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TCCC releases “Constructive Disruption” report

TCCC today released its Regional Education Report: Chapter 4. Click here to download and read a copy.

This report, titled “Constructive Disruption,” is intended to provoke the disruption of the status quo in public education so that meaningful, systemic improvement resulting in significantly improved student outcomes takes place.

Every citizen in the tri-county region needs to own the responsibility of educating our children. Changing public education is too important and too complex to leave just to educators and school boards.

We encourage you to share this report with your family, friends and colleagues and start a discussion within your own network about how to speak out, engage and insist every child receives an excellent education. We’re happy to help facilitate and provide guidance on those conversations.

We’re also available to discuss the report’s findings with your staff, church, school, club, chamber, association and any other groups. Should you wish to get print copies of this report or schedule a presentation, please contact Ashley Heffernan at Ashley@TriCountyCradleToCareer.org or 843-732-8222.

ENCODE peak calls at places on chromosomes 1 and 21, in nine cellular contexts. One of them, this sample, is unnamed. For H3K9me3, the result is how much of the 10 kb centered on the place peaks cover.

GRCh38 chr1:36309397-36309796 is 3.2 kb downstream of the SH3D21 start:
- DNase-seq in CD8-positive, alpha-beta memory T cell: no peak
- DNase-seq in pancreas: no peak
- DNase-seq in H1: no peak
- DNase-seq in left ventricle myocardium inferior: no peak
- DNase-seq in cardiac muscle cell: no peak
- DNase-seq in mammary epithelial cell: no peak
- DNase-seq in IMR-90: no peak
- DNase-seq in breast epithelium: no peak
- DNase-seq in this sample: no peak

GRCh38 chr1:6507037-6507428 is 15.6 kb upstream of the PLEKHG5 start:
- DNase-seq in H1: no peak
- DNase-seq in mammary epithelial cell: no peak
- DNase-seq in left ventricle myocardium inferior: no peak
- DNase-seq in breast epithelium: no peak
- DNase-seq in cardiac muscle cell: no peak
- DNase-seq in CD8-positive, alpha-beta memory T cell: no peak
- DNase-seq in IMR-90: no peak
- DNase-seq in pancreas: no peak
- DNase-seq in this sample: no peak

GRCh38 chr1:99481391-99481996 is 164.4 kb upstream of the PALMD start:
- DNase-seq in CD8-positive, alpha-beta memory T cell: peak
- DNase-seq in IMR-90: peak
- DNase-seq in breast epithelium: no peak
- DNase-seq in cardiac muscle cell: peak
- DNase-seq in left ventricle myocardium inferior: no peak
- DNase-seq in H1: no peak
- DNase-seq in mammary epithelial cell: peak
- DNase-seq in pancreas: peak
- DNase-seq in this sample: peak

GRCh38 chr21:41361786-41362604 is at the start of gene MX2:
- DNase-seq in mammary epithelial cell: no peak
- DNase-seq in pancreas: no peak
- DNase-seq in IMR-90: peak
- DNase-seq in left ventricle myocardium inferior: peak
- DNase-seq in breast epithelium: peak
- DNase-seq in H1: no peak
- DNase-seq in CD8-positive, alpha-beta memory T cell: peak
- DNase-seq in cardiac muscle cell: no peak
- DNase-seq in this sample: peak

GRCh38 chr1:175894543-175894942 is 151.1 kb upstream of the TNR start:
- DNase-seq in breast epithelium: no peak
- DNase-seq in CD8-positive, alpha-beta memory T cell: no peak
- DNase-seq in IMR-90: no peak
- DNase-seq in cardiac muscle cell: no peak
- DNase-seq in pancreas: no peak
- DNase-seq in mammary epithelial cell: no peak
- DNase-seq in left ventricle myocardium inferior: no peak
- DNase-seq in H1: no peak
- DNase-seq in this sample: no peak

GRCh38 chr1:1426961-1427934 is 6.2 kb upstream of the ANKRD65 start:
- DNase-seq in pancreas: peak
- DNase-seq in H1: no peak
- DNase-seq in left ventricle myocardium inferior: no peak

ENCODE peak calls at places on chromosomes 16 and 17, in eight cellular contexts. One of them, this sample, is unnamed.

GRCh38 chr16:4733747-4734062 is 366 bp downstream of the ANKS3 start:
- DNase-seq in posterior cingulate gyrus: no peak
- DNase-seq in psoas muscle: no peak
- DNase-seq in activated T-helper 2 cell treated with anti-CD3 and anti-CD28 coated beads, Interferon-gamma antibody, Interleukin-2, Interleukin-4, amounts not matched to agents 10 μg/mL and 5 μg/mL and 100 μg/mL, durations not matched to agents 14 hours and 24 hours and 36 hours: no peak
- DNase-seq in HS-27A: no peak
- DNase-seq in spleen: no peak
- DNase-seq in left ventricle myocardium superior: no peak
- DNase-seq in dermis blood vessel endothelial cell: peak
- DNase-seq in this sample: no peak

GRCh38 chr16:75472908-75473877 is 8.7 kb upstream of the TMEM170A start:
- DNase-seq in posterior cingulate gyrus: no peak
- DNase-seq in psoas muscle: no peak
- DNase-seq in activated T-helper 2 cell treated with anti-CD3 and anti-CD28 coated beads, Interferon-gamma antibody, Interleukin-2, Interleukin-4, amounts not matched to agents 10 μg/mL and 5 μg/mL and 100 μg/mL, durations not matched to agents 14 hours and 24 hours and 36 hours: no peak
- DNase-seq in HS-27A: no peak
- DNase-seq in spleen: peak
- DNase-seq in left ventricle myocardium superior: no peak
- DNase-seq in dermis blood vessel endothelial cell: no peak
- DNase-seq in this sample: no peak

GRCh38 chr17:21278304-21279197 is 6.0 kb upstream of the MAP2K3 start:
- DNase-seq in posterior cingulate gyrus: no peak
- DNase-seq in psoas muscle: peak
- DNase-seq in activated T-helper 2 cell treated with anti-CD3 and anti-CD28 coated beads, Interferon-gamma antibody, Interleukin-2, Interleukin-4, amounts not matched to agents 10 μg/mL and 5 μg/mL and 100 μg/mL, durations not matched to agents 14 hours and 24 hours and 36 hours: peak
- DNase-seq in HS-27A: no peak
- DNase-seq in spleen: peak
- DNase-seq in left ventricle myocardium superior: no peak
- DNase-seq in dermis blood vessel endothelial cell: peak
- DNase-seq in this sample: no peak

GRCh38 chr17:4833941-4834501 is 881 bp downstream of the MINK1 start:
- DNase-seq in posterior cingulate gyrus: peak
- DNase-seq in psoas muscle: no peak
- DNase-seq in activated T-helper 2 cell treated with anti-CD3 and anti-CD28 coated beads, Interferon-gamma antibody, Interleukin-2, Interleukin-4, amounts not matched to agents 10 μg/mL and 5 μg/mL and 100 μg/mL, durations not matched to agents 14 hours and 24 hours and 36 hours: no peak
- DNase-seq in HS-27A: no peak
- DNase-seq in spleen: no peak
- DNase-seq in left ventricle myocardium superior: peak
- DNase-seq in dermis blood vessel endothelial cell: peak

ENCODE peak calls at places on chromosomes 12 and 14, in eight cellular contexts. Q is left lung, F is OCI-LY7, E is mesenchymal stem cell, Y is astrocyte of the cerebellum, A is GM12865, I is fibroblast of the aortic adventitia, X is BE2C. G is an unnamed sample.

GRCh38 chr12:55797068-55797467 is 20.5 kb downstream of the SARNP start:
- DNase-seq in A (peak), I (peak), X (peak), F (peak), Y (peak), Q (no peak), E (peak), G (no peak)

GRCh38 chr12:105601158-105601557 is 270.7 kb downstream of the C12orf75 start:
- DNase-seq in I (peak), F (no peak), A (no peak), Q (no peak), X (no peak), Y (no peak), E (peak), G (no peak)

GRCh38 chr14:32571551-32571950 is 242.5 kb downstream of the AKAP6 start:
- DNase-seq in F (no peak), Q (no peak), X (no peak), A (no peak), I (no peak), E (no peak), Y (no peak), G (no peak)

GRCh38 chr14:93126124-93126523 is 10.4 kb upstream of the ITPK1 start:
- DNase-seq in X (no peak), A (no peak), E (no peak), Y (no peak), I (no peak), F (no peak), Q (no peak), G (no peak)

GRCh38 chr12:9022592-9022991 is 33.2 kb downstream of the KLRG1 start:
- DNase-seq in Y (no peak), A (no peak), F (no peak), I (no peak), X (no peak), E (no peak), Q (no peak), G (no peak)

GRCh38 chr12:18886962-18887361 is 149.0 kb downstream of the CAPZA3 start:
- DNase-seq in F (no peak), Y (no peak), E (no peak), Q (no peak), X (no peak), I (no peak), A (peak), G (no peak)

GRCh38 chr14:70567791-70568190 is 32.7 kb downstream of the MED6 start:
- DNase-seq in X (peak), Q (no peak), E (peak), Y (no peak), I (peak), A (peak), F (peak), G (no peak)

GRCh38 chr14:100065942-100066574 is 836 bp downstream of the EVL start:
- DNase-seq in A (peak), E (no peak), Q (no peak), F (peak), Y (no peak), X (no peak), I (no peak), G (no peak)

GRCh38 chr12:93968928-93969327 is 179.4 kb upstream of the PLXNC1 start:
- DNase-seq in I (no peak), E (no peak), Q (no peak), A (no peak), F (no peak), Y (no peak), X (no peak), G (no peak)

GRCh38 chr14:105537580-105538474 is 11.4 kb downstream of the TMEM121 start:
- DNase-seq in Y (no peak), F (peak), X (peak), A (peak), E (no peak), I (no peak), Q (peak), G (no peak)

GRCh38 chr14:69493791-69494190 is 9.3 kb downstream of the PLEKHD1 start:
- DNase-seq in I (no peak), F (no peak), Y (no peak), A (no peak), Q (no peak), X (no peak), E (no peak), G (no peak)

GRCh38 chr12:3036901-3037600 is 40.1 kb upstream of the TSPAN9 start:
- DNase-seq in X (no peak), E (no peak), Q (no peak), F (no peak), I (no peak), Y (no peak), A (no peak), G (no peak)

4 credits of math in high school

TCCC’s Math Pathways Project Team (MPPT), made up of math professionals at the district and college level, evaluated the region’s high school math curriculum in the fall of 2017 and released recommendations for each of the four tri-county school districts.

Geoff Schuler, who convenes the MPPT, and John C. Read, CEO of TCCC, will discuss their recommendations with Berkeley County School District’s Board of Education during tonight’s meeting. The meeting will be held at 5:30 p.m. at H.E. Bonner Elementary School.

Here are the MPPT’s recommendations:

  1. All students should complete four credits of math in high school, including Algebra 1 and 2, Geometry and a fourth higher-level math course beyond Algebra 2.
  2. All students should enroll in and complete a math course each year of high school. Students who complete required math credits prior to ninth grade may receive graduation credit for that coursework; however, these students should still enroll in and complete a math course during each high school year.
  3. Students planning on pursuing a STEM career should take an Algebra-based course, preferably Pre-Calculus,
    as their fourth level math course. If Pre-Calculus is completed prior to senior year, students should enroll in and complete an additional Algebra-based course.
  4. High school math courses beyond Algebra 1 should include a final course exam that is common across the district and aligned exclusively to the set of priority standards that are set for that course.

Click here to read the MPPT’s full statement and recommendations.